By Debra Gould, MS
Ebony Speakers first successful creation was a book project entitled “Real Women, Real Issues: Positive Collaborations for Business Success” is a unique collaboration between four dynamic women coming together from many years of varied experience and from their mastermind group experience.
Out of that experience came the concept of communicating with other women on the importance of maintaining quality personal, professional and business relationships with other people who promote positive living.
Ebony Speakers is excited to announce that our second project was a recent webinar on Wednesday, June 18, 2014. It was just another example of the next level of connecting our audience to the powerful message of real women working in collaborations.
During one of our unique mastermind sessions we all determined that it was time to launch a webinar. We are blessed to have a technology savvy business woman like Carole Copeland Thomas to lead the way to address the program logistics to host this webinar series. Nancy J. Lewis agreed to take on the online registering process and it was onward to create the webinar entitled Savvy Sisters: Share Strategies for Everyday Life.
The day of the webinar Carole Copeland Thomas welcomed our guests to sharpen up their skills while moving forward in life. This important webinar will covered these topics.
Your Personal SWOT Assessment by Debra W. Gould
Taking Charge of Your Career by Nancy J. Lewis
Using INNOVATION to Get Things DONE by Michelle Porchia
Reinvent Yourself & Stay Relevant in Technology by Carole Copeland Thomas
Here are a few highlights of what we shared with our listening audience on June 18.
Debra's conversation on how can I use the SWOT Assessment to validate my strengths and opportunity to attack the guilty feelings every time I decide to take time for myself.
Nancy's conversation was discussed the difference between whining and winning and addressed the tough questions regarding taking charge of your own career.
Michelle's conversation discussed technology, tools, your game plan, and work boundaries.
Carole's conversation was on the rapidly changing world, connections, collaborations, and effectively using social media including Facebook, Twitter, YouTube and LInkedIn.
We realize seating was limited for this online registration at only $29.00 per person. If you missed out on June 18th due to meetings, business travel or whatever let me suggest a way to get you plugged into this informational, educational, motivational and inspirational webinar. Ebony Speakers still want to invite you to attend our exciting “special one hour” webinar held on June 18, 2014.
Here's how it will work:
First, register and purchase the webinar.
1. Go to www.ebonyspeakers.com
2. On the top menu bar drop down the Savvy Speakers box found underneath the Webinar Series Box.
3. Our Savvy Sisters Webinar is a Password Protected webpage on our website.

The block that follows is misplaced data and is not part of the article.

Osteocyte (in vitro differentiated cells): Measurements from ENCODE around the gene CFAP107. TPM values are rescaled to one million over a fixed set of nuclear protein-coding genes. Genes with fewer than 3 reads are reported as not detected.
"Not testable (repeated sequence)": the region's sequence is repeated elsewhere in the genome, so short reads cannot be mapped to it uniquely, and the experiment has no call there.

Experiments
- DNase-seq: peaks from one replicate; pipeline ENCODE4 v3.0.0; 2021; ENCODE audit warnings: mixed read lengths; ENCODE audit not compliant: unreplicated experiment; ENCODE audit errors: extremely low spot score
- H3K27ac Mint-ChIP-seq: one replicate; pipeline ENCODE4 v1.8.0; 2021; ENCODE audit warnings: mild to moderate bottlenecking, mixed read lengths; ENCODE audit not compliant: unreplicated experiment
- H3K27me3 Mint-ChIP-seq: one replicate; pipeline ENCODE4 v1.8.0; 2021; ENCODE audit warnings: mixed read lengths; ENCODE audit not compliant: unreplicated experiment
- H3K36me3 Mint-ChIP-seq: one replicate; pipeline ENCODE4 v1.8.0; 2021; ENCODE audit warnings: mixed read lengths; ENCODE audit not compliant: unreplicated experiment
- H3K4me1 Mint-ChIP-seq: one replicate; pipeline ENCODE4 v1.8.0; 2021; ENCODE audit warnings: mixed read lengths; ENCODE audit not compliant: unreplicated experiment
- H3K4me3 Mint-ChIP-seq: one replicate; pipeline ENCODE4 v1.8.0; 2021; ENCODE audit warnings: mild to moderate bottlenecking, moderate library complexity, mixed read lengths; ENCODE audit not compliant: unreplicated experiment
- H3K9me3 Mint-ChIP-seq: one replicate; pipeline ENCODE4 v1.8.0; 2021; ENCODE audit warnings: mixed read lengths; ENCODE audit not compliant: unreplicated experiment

4. You can also download the slides on this page
All I can say is WELCOME and get ready to explore your ability to excel, enjoy the webinar and thank you to our guests.
Lastly, we are in the process of scheduling future webinars by Ebony Speakers. From years of experience in training, human resources and corporate consulting Debra W. Gould, Nancy J. Lewis, Michelle Porchia and Carole Copeland Thomas have crafted a power-packed business guide for women and men of all ages and ethnicities. We hope you'll join us for future webinar discussions!
Topics in the webinar toolkit include:
•Starting and Running A Business
•Working Through Difficulties and Challenges
Debra W. Gould, MS is the president of Debra Gould & Associates, Inc. based in New Orleans and provides management consulting and training services to commercial and government clients. Debra is one of the founders of The Ebony Speakers and co-author of the book, Real Women, Real Issues - Positive Collaborations For Business Success. Debra can be reached at: (504) 244-6576,
email: firstname.lastname@example.org and website: www:gouldassoc.com
Carole Copeland Thomas' Radio Program
Broadcast Live on June 19, 2014
On June 19, 1865, emancipation was finally granted to the remaining slaves in the rebellious state of Texas. Two and a half years after Abraham Lincoln freed the slaves in the confederate states, the hold out White plantation owners grudgingly and reluctantly gave in to the pressures of the US government, but held onto the racial hatred embedded in their hearts.
Fast forward to 2006, a short eight years ago, when Black financial tycoon, Mellody Hobson, was mistaken for kitchen help while in New York City on a campaign fundraising trip for Harold Ford. The manager who made that awful blunder needed to clean out the cobwebs and realize that Black people have significantly advanced since the rough-shod days of our Civil War past.
Mellody recently created a TED Talk about her experience, urging her audience to move from being color blind to becoming color brave. We’ll talk about this lingering issue with veteran consultant and former Chair of the National Black MBA Association Bill Wells, Jr.
It’s an American issue that simply won’t go away.
Your comments are welcome below.
Nancy J. Lewis, MS, PHR, RCC